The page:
A cable at the right tension in a wooden channel/rail, leads the yard foot from bow to bow, over the cabin, pulled with an endless loop of line. Epoxy with graphite powder additive, or a straight stem ball castor, will reduce friction, here. The mast will follow the yard, with passive running stays keeping the rig up at mid-shunt. Although my Micronesian correspondent tells me he’d just go grab the yard, and walk to the other end, even single handed, shunting from the cockpit will keep a Northwestern single hander feeling secure around cold water. I stepped the mast away from the hull, amidships, so that the running stays can loop under the platform on the windward side of the hull, tensioned by a length of fat shock cord. The arrangement of these stays will also provide a little time to scandalize the rig, if caught back winded.

Controls amount to the endless loop at the yard foot, a pair of sheets, halyard and topping lift, and steering oar. The ground tackle, a small (8S) Danforth type would do, will be secured outboard of the plank seat. A nylon rode will lead to the anchor from a bow locker through a rope pipe on one foredeck.

This 20’ canoe offers tight accommodations for a cruising sailor. What might have been berth #2 has no mattress, and is the location for a portable galley box/chart/dining table, which rolls or slides toward amidships, and opens like a secretary desk. A propane camping stove, crockery, cutlery, plastic basin, condiments, etc., can be stored here. A large duffel bag at the foot of this non berth is pulled in and out with an endless loop of light line. With the galley and duffel shoved out of the cabin, a canvas lounge chair is unrolled from its storage position at deck level, the lower end tied to the non berth front, a bit like a lee cloth might be. Stowage space under the berth(s) is available for camping gear and whatever. Water will be stored in plastic jugs in the cockpit, under the plank seat, as well as propane bottles, the former due to their weight, the latter for safety.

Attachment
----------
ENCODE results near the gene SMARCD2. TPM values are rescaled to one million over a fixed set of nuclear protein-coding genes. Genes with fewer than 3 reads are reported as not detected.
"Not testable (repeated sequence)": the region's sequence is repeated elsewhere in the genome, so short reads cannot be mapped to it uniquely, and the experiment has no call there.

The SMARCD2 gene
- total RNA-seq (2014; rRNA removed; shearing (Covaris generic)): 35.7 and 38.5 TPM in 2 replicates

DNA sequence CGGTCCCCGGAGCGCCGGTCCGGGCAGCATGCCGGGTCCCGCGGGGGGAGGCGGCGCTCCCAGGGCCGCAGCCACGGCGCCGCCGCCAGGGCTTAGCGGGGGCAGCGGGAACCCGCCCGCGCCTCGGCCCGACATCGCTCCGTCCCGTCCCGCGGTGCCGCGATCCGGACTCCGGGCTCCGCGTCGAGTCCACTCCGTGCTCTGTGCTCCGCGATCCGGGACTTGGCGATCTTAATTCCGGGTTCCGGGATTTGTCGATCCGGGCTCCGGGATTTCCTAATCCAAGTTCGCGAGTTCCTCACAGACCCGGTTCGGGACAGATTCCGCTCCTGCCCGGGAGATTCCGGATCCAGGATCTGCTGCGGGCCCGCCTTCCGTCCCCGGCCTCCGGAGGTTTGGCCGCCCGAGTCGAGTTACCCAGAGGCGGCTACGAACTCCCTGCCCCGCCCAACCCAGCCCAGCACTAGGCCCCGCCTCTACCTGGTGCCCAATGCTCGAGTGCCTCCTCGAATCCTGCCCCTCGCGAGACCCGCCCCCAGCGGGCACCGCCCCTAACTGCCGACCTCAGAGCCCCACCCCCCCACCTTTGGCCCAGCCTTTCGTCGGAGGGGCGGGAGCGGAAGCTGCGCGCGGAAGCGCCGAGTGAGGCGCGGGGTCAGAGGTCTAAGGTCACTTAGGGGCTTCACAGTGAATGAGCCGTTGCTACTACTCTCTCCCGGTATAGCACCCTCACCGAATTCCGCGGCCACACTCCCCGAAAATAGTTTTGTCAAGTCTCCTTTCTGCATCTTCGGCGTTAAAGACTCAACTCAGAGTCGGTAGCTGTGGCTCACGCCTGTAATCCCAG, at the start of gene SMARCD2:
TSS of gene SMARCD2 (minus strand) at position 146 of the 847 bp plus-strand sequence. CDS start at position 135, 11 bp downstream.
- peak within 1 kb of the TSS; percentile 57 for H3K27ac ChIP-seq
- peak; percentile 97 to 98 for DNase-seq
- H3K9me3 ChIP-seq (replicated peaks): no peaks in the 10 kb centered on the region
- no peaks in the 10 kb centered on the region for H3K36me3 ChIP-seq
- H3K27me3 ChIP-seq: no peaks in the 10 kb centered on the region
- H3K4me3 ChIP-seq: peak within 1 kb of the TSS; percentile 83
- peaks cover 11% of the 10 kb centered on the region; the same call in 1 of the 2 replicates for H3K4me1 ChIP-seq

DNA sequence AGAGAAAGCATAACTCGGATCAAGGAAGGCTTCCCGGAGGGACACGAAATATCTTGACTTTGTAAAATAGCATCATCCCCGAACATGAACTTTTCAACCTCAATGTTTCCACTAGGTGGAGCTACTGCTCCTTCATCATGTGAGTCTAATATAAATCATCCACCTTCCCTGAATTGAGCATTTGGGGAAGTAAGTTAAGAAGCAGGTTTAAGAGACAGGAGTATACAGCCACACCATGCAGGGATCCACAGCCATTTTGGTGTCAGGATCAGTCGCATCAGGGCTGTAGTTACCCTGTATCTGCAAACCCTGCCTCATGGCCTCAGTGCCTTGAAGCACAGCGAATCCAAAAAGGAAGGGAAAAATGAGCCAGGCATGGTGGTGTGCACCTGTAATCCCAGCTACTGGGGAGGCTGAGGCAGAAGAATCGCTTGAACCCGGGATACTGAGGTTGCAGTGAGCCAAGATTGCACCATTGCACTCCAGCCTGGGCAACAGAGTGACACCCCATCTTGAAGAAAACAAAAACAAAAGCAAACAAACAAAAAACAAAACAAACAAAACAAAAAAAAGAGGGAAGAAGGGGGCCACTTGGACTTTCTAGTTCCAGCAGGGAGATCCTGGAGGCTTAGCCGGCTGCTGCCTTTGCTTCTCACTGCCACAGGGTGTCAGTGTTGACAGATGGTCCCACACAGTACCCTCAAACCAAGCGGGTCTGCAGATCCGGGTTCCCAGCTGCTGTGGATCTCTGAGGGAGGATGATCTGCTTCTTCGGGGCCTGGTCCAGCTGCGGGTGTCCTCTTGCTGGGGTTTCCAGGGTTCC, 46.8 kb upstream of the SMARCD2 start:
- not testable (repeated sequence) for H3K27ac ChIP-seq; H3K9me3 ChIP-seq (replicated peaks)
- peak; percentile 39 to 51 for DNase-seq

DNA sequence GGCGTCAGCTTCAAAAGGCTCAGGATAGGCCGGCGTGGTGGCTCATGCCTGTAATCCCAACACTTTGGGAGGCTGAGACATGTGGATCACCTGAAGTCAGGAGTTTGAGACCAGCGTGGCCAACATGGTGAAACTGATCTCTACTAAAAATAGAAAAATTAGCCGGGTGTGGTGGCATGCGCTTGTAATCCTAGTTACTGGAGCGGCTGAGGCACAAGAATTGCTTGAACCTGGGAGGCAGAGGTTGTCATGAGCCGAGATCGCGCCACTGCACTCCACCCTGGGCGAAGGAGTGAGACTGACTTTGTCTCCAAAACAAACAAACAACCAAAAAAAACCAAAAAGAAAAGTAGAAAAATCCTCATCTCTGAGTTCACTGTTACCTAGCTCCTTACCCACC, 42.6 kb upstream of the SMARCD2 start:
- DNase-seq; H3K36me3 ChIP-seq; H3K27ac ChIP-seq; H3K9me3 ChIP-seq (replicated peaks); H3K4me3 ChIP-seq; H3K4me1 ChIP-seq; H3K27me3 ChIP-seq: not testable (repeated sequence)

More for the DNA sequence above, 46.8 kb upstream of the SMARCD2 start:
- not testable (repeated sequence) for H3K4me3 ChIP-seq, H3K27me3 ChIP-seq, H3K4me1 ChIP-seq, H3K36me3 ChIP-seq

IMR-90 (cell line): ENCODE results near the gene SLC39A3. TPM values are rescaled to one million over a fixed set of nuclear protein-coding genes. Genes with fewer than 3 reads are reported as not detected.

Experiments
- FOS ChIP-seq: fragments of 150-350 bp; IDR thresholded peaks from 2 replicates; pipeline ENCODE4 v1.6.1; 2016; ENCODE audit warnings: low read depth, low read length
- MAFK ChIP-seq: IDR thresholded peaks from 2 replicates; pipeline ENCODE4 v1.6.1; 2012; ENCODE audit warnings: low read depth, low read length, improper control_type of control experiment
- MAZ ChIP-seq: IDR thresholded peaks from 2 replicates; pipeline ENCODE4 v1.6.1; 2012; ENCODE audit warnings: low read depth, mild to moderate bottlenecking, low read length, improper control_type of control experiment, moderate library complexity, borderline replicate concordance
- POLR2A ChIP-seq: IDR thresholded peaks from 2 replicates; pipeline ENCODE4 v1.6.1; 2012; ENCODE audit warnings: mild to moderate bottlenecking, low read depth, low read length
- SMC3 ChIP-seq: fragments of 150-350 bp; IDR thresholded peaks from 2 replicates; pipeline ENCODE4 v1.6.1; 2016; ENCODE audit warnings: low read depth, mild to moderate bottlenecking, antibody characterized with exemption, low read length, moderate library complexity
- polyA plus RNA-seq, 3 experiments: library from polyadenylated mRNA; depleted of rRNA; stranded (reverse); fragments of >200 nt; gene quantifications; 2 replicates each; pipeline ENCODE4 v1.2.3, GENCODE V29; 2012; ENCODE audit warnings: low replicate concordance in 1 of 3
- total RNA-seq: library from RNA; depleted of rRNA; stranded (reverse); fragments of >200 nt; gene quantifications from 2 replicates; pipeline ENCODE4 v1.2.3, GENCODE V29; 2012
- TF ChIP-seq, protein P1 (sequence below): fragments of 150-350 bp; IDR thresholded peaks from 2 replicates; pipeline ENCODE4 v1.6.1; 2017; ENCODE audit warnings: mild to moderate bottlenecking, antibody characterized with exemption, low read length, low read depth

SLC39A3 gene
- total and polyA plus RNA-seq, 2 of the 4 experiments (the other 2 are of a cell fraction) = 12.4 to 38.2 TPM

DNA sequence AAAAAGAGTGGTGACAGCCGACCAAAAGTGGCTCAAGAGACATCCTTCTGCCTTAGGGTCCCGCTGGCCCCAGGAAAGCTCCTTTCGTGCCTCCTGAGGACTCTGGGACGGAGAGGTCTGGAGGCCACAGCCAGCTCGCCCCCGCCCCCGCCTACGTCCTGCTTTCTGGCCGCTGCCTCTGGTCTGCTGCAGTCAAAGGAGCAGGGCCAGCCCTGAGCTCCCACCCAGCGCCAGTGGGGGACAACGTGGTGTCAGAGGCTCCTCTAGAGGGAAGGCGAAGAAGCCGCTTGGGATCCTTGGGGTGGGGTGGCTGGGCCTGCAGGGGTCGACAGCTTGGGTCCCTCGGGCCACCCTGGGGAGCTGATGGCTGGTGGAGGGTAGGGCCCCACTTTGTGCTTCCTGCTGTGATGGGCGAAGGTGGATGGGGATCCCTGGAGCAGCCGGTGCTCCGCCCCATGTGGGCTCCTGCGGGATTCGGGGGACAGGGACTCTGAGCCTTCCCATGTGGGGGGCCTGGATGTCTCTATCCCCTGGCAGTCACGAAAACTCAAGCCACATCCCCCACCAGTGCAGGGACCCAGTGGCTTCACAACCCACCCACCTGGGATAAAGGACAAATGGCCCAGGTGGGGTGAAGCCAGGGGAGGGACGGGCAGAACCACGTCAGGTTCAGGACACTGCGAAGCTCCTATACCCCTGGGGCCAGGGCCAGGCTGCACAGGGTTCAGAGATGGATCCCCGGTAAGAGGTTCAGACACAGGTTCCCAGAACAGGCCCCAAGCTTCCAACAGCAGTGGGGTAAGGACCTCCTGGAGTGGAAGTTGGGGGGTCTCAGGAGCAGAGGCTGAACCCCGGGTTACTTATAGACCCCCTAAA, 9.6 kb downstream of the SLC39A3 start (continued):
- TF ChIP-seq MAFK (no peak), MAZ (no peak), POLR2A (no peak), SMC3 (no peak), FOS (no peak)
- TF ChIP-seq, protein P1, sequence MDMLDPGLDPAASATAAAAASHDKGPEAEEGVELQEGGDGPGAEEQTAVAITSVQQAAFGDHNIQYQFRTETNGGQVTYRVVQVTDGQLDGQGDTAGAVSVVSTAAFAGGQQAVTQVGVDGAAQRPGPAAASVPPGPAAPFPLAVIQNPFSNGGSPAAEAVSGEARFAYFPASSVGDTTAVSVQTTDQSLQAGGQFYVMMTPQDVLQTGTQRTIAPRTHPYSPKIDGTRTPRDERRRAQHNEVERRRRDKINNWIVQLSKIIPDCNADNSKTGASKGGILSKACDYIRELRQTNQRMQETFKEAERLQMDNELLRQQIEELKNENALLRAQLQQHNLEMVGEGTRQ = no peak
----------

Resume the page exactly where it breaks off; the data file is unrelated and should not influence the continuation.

An MSD is stowed and used under the utility berth. One shelf adjacent to the companionway will be for oilskins, the other for sailing gear, like USCG requirements, gloves, and any electronic or optical devices afforded. The lee side shelf could hold books, thermos, camera, etc. Running lights should be portable battery operated units. As the smallest deep cycle 12 volt battery is around 50 #, it would be prudent to use portable electrical/electronic stuff, each with self contained batteries, and to carry spares.